SpaceX’s Crew Dragon spaceship floats away from the International Space Station, with its nose cone still flipped open after undocking. (NASA via YouTube)
SpaceX’s Crew Dragon spaceship undocked from the International Space Station and headed toward what could be the most stressful phase of its autonomously controlled test flight: atmospheric re-entry and splashdown in the Atlantic Ocean.
No humans were aboard the 27-foot-long craft when it unhooked itself at 11:31 p.m. PT Thursday and backed away from its port on the station’s U.S.-built Harmony module, 250 miles above the planet. But the Dragon went through all the steps that will have to be executed when astronauts take their first ride, as early as this July.
Once the Dragon reached a safe distance, NASA’s Mission Control in Houston radioed its congratulations to SpaceX’s team, the station’s crew and partners around the world.
“We wish this new asset to human spaceflight fair winds and following seas as it returns to Earth for its splashdown in the Atlantic,” Mission Control said. “You have all made us proud today.”
Aboard the station, NASA astronaut Anne McClain returned the compliment on behalf of the three-person crew.
“We want to take a moment to recognize this milestone accomplishment that marks the inaugural mission of the commercial crew program,” she said. “Fifty years after humans landed on the moon for the first time, America has driven a golden spike on the trail to new space exploration feats through the work of our commercial partner SpaceX and all of the talented and dedicated flight controllers at NASA and our international partners.”
McClain said “it won’t be long” before astronauts start riding SpaceX’s Crew Dragon as well as Boeing’s CST-100 Starliner, another space taxi that’s being developed for NASA’s use.
“We can’t wait,” she said.
SpaceX’s Crew Dragon is an upgraded version of the robotic cargo-carrying Dragon that has been ferrying payloads to and from the space station since 2012, a year after NASA retired its space shuttle fleet. The past week’s flight marked the first-ever Crew Dragon space trip, known as Demonstration Mission 1 or DM-1.
A spacesuit-wearing, sensor-laden mannequin nicknamed Ripley (in honor of Sigourney Weaver’s character in the “Alien” sci-fi movies) rode in one of the Dragon’s seats, to document what living, breathing astronauts would hear and feel. A plush-toy version of Earth was also included as a zero-gravity mascot, along with 400 pounds of supplies.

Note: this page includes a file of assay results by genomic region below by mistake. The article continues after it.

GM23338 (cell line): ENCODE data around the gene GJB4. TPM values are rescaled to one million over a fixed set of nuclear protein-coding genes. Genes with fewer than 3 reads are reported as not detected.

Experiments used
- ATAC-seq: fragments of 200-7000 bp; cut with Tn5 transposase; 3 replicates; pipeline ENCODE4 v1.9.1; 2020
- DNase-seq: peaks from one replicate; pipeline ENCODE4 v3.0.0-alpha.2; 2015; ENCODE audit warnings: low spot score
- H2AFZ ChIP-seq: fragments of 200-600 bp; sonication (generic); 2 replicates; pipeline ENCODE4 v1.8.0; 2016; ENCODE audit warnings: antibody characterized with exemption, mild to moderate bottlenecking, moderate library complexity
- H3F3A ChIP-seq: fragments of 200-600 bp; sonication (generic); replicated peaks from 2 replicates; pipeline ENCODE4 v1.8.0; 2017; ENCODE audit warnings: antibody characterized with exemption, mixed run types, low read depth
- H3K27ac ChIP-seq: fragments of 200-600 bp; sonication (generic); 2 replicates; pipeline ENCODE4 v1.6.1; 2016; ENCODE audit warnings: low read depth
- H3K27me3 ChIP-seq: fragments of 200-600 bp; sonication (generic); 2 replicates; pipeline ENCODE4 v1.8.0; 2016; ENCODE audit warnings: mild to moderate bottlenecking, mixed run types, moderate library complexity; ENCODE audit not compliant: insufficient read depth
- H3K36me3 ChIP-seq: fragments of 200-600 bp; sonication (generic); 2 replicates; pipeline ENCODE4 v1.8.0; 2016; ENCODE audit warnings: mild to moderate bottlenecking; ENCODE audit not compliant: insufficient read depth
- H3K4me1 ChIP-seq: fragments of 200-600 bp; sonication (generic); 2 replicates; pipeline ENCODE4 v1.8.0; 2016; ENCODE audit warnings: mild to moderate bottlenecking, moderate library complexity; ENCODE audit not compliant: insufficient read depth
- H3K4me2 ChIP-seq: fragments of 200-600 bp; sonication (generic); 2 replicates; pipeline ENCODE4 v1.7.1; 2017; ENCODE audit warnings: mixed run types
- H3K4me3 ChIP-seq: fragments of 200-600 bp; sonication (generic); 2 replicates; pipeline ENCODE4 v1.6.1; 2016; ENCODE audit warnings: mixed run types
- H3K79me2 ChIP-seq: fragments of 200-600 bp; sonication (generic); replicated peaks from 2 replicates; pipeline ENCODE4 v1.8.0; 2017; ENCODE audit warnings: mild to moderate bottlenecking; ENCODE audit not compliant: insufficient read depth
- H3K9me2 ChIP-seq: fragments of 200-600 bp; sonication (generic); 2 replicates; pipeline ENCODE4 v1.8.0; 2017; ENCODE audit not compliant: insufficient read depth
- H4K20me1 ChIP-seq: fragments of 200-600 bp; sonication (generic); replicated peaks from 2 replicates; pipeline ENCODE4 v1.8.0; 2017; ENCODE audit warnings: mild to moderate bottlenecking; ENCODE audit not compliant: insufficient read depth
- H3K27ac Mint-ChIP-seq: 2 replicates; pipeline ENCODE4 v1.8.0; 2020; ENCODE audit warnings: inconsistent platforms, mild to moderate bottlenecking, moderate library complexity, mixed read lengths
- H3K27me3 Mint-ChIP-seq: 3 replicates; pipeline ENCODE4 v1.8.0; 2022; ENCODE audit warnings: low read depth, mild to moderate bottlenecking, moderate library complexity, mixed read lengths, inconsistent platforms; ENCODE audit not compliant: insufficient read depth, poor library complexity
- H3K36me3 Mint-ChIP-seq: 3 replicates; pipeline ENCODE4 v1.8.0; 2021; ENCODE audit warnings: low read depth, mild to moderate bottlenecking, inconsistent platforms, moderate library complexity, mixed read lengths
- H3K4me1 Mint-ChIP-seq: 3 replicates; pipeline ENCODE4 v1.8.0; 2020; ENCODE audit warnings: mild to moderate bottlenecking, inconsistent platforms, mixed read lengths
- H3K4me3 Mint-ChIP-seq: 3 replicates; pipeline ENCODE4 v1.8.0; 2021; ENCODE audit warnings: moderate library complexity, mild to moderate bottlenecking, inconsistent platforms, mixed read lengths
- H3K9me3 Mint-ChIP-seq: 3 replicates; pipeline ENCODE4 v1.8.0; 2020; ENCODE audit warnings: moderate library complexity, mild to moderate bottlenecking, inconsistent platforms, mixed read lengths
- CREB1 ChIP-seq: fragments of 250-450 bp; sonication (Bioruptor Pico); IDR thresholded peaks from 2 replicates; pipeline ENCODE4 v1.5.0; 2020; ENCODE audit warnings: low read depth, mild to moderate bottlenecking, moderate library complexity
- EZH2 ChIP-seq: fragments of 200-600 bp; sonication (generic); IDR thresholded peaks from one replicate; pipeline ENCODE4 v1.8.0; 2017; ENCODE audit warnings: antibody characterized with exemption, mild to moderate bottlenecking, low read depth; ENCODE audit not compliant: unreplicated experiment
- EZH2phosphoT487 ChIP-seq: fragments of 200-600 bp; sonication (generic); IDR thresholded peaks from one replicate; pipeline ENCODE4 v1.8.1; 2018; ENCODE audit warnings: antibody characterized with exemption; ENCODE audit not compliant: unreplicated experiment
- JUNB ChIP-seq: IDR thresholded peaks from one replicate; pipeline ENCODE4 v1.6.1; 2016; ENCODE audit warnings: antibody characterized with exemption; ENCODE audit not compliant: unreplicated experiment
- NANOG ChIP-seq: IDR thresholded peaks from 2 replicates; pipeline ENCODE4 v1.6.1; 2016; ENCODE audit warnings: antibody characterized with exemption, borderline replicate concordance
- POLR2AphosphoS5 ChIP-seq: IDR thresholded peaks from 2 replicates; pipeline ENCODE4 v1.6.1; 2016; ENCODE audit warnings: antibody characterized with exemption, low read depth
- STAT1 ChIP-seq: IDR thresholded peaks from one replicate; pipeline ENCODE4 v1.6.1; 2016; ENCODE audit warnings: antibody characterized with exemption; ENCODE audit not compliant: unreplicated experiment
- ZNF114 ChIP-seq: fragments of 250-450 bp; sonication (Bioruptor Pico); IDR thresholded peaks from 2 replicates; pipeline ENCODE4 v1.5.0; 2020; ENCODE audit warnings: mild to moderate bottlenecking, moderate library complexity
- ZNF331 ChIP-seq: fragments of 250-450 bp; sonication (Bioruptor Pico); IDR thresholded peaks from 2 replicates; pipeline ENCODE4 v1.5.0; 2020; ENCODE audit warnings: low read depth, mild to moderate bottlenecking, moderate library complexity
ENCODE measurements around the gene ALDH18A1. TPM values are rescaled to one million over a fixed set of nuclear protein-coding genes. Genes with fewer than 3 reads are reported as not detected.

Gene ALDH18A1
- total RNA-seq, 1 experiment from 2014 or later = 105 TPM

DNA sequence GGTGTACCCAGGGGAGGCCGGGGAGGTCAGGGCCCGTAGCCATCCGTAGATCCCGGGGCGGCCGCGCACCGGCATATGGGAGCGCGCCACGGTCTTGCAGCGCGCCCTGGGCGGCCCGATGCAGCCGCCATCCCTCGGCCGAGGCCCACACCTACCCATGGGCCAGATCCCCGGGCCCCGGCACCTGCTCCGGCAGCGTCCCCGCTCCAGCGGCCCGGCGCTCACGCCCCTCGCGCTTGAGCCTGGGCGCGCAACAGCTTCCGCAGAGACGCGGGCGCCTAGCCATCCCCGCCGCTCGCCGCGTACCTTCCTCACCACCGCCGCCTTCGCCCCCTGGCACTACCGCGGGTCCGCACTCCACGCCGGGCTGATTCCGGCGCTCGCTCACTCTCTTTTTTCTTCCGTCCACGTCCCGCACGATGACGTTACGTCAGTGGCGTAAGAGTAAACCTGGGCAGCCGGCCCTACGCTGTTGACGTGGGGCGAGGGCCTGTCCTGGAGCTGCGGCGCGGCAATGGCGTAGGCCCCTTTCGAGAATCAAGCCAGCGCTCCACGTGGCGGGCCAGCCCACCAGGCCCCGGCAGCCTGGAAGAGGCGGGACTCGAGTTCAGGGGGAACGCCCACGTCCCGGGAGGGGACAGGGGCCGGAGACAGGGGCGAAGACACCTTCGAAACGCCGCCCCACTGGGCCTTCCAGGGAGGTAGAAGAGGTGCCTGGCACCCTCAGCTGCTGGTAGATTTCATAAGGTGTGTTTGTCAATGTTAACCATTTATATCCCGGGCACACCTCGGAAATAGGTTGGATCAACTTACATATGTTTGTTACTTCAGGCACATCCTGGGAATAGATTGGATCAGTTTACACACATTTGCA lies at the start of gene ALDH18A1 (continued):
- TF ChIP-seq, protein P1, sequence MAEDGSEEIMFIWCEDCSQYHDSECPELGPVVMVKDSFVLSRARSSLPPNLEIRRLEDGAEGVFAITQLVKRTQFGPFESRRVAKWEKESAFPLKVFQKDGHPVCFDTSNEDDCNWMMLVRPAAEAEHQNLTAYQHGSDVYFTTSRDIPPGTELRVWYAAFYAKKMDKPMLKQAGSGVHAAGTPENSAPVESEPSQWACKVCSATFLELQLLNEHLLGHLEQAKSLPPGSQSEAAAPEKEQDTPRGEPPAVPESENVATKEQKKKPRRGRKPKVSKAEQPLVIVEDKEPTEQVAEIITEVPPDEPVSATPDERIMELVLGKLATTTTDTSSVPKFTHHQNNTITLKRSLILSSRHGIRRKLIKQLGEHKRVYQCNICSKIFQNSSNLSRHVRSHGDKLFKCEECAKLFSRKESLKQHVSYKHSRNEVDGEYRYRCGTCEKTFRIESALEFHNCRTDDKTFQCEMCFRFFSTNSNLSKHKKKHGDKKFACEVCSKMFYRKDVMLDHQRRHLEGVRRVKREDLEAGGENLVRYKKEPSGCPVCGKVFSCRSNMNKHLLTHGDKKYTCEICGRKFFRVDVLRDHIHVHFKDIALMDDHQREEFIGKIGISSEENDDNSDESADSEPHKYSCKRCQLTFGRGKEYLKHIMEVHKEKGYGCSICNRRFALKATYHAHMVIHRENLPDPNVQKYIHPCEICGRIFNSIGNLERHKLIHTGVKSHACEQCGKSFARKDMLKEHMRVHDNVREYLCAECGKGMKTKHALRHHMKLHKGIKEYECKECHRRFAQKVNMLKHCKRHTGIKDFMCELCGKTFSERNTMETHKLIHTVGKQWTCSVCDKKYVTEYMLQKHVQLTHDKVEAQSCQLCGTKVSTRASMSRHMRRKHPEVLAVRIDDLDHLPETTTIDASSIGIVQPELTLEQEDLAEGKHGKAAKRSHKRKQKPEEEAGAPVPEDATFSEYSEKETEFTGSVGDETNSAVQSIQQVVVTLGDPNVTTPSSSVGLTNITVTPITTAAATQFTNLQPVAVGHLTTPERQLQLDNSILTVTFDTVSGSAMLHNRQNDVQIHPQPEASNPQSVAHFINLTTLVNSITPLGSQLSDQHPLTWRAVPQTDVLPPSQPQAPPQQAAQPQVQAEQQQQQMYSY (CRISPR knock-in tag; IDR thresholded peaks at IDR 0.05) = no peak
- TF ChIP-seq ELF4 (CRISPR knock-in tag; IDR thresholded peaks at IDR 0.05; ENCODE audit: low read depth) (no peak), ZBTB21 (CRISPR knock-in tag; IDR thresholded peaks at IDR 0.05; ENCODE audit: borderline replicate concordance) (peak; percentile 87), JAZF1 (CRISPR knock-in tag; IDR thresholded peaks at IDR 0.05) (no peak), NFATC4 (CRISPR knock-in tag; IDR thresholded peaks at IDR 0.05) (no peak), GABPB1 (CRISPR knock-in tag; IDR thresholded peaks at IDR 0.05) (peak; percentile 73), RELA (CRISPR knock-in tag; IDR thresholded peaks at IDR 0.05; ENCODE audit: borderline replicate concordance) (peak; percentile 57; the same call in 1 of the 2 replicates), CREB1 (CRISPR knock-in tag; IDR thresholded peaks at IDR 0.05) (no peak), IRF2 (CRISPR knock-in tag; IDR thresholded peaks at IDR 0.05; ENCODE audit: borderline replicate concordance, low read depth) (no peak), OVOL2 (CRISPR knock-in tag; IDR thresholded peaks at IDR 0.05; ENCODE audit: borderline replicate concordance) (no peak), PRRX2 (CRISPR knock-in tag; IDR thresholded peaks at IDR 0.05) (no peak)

About 300 pounds of cargo, including unneeded hardware and scientific samples, were packed aboard the Dragon for the return trip.
Thruster firings set the spacecraft on a course to jettison its unpressurized “trunk,” descend through Earth’s atmosphere, deploy its parachutes and splash down off Florida’s Atlantic coast at about 8:45 a.m. ET (5:45 a.m. PT) today. NASA TV coverage is due to start at 7:30 a.m. ET (4:30 a.m. PT):
Just after the Dragon’s launch from Florida on the night of March 1-2, SpaceX CEO Elon Musk said he was most worried about the flight’s final phase.
“I’d say hypersonic re-entry is my biggest concern,” he told reporters.
If all goes well, a recovery ship will pick up the Dragon and bring it to shore for inspection.
Some issues still need to be resolved before the next Crew Dragon is cleared to carry two NASA astronauts — Doug Hurley and Robert Behnken — on Demonstration Mission 2 to the space station. For example, some tweaks may need to be made to the thruster system, and the parachute system still has to be fully certified for crewed flights.
Additional issues may turn up as a result of Demo-1’s post-flight assessment, or during an upcoming test of the Crew Dragon’s in-flight abort system. Few people would be surprised if Demo-2 was launched later than July.
Boeing, meanwhile, is scheduled to send an uncrewed Starliner to the space station no earlier than next month, atop a United Launch Alliance Atlas 5 rocket launched from Cape Canaveral Air Force Station in Florida. The Starliner’s first crewed flight would follow, in August or later.
Because of the schedule uncertainties, NASA has been talking with the Russians about buying more rides aboard Soyuz spacecraft, at a price that could amount to $80 million or more per seat.